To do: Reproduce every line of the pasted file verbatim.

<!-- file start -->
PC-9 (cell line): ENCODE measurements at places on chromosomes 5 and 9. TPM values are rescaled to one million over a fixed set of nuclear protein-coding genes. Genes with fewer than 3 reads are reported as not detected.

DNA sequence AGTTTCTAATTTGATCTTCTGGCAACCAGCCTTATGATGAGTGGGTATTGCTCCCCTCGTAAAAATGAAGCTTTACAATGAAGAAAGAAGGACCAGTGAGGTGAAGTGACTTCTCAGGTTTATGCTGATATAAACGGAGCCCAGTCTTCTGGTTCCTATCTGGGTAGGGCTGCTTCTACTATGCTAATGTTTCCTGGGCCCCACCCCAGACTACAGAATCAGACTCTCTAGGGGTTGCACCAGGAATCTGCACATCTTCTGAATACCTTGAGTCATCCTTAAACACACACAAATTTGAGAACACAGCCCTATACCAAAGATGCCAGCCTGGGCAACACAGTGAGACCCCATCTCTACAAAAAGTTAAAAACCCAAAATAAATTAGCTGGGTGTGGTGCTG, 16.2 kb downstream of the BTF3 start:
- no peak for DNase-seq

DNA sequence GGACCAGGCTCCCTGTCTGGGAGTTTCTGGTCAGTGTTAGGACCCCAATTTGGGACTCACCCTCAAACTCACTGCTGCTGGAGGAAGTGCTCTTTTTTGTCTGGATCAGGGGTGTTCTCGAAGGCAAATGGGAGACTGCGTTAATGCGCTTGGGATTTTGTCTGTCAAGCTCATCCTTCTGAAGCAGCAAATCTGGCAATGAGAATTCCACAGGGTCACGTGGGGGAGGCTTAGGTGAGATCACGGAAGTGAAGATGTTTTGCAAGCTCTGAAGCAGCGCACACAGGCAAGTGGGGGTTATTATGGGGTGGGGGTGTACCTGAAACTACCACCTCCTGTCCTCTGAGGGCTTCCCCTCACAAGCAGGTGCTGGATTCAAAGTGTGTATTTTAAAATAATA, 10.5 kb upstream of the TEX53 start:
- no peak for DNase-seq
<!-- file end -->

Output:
PC-9 (cell line): ENCODE measurements at places on chromosomes 5 and 9. TPM values are rescaled to one million over a fixed set of nuclear protein-coding genes. Genes with fewer than 3 reads are reported as not detected.

DNA sequence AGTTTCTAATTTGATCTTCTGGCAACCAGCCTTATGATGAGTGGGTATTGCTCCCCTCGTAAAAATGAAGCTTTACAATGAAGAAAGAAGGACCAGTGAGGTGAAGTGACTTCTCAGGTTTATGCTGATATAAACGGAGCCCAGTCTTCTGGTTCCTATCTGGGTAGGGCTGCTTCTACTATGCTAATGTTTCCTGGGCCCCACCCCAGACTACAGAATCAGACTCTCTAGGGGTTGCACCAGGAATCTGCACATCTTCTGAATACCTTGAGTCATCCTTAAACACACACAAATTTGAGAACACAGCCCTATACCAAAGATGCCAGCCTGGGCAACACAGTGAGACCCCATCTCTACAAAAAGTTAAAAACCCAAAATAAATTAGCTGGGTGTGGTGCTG, 16.2 kb downstream of the BTF3 start:
- no peak for DNase-seq

DNA sequence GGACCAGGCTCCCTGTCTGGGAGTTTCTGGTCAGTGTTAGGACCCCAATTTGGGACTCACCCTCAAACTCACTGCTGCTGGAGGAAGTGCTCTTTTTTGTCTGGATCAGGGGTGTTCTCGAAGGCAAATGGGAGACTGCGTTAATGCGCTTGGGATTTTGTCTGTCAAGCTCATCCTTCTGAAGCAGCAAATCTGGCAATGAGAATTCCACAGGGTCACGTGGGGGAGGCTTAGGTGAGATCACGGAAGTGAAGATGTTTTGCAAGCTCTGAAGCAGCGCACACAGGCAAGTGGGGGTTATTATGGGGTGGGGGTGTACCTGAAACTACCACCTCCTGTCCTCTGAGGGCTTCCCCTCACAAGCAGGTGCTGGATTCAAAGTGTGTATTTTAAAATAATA, 10.5 kb upstream of the TEX53 start:
- no peak for DNase-seq